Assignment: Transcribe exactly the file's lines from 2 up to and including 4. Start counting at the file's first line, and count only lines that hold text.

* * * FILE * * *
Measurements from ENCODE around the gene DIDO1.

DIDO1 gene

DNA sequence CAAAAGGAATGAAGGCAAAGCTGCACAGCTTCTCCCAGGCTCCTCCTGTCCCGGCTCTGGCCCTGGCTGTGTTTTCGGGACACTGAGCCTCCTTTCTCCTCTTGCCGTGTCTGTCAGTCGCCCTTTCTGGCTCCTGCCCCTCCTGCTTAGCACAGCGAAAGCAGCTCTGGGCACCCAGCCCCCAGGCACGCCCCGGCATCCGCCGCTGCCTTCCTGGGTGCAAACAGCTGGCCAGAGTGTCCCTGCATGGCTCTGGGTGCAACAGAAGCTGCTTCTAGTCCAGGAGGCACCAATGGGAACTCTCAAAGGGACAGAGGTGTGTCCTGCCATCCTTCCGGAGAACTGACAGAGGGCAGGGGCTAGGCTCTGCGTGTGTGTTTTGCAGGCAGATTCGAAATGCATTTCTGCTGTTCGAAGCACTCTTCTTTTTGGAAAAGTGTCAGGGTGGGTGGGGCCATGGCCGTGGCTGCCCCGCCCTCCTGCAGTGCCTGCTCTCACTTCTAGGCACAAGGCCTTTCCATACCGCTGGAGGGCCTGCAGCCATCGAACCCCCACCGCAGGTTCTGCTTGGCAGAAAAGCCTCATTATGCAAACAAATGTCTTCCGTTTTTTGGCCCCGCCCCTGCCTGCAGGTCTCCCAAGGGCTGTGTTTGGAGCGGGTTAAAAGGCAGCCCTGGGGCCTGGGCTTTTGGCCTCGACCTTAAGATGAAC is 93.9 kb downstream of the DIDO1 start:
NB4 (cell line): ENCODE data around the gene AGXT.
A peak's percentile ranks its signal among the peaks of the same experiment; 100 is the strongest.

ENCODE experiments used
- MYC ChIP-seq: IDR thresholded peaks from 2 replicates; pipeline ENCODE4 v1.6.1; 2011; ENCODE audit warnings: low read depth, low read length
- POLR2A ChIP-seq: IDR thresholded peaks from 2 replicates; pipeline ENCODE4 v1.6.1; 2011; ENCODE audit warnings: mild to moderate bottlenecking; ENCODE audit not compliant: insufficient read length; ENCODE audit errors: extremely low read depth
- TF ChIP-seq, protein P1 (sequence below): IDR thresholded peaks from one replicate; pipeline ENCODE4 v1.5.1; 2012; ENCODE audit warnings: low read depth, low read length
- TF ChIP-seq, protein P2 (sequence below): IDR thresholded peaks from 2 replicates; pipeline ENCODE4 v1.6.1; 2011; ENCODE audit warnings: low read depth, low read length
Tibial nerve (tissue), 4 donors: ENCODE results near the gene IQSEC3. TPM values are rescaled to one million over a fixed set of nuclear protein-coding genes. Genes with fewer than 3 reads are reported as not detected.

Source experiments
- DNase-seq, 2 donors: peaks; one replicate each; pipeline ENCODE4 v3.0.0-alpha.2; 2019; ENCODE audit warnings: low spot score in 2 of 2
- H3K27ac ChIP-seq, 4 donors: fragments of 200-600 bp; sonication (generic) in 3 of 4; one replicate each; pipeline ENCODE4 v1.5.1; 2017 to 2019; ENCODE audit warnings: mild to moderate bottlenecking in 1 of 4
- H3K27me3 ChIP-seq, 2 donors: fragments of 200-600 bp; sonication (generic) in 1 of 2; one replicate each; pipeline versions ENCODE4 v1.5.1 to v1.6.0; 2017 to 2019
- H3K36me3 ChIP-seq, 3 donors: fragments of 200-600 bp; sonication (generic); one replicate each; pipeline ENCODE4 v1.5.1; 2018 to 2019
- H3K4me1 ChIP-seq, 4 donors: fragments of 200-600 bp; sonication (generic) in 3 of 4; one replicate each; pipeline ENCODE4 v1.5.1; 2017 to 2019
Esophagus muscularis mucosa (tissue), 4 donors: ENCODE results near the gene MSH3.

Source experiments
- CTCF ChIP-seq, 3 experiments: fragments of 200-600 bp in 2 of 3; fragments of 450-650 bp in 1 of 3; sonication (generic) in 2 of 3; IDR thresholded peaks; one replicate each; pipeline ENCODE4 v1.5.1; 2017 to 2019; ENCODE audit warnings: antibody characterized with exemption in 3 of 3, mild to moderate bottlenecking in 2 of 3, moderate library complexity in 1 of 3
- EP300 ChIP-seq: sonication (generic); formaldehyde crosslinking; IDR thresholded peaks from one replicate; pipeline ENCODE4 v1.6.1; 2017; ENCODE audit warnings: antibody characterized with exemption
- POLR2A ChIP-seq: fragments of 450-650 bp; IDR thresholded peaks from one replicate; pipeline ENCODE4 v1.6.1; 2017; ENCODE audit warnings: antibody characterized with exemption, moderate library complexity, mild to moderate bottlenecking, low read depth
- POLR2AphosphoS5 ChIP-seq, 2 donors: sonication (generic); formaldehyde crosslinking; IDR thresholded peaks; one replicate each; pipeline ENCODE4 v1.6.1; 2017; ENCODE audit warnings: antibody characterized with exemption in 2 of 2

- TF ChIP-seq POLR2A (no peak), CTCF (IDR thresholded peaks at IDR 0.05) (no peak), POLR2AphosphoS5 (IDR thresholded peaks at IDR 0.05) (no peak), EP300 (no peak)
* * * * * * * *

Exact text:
DIDO1 gene

DNA sequence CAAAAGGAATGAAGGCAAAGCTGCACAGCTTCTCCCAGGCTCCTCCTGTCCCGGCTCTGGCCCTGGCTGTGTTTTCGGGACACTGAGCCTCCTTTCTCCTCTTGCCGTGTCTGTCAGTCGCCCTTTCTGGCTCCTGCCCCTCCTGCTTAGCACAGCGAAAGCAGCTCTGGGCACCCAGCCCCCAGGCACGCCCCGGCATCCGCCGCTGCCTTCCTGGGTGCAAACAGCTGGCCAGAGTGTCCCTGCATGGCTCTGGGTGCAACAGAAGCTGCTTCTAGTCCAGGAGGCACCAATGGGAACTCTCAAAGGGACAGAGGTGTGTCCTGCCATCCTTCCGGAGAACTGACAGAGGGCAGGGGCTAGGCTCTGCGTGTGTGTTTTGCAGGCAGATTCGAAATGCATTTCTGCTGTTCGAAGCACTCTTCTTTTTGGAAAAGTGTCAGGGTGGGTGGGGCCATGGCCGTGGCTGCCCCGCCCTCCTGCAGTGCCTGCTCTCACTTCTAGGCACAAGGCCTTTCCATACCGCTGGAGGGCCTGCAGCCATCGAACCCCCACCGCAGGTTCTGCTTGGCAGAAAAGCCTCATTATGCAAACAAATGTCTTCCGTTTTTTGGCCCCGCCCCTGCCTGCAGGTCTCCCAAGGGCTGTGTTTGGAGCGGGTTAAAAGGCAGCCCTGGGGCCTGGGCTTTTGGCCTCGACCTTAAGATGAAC is 93.9 kb downstream of the DIDO1 start:
NB4 (cell line): ENCODE data around the gene AGXT.